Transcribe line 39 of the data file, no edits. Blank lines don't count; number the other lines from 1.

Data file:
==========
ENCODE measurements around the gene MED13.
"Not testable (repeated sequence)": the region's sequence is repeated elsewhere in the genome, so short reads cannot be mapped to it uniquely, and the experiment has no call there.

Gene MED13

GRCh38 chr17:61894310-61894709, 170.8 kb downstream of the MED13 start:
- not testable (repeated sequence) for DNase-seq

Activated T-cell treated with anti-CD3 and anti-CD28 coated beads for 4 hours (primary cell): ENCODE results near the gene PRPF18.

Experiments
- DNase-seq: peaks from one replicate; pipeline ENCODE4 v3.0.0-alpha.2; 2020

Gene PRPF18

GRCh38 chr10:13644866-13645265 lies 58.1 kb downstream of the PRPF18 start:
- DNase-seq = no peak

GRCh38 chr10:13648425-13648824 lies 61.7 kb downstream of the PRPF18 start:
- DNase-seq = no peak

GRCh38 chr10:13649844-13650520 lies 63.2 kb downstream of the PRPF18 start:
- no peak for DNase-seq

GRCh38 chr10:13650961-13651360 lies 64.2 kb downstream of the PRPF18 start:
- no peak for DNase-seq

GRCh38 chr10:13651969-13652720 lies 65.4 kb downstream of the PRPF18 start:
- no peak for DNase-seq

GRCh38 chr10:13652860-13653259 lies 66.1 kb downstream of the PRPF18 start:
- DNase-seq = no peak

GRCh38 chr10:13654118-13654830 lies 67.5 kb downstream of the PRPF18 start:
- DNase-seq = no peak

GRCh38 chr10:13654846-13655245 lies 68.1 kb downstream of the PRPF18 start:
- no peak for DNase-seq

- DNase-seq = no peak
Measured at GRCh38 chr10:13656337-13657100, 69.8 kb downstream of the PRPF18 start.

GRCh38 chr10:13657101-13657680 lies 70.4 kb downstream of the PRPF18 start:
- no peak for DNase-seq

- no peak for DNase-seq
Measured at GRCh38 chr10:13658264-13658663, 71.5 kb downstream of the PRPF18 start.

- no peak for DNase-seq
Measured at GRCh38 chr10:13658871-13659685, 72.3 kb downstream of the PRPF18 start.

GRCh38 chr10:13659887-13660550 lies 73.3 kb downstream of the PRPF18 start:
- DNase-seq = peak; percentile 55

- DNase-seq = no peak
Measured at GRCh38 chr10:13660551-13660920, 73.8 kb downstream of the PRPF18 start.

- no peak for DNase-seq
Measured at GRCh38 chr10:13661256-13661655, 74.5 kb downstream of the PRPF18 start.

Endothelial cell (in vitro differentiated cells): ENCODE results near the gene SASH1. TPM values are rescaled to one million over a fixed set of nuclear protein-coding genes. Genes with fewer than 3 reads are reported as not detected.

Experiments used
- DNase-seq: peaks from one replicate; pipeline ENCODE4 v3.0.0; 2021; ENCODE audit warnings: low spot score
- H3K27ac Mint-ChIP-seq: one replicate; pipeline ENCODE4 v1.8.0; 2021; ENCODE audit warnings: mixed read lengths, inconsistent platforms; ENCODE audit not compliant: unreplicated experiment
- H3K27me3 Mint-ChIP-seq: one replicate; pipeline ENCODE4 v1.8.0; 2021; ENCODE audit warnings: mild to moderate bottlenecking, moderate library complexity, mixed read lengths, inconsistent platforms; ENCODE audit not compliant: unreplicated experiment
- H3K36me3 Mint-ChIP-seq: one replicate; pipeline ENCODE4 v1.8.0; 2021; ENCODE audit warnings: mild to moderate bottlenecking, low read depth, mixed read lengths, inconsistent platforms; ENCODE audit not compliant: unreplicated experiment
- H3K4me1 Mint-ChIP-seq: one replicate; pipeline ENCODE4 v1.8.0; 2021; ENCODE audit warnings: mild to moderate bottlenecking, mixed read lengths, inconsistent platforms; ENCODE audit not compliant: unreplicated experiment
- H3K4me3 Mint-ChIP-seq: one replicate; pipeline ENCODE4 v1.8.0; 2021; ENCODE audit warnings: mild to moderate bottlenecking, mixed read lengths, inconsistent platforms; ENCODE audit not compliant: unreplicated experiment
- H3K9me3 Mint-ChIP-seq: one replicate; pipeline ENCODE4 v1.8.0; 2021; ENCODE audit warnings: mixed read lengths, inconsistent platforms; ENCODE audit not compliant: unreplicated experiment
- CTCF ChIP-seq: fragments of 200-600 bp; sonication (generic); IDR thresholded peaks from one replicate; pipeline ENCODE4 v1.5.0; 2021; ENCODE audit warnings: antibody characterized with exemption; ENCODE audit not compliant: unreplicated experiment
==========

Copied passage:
Measured at GRCh38 chr10:13661256-13661655, 74.5 kb downstream of the PRPF18 start.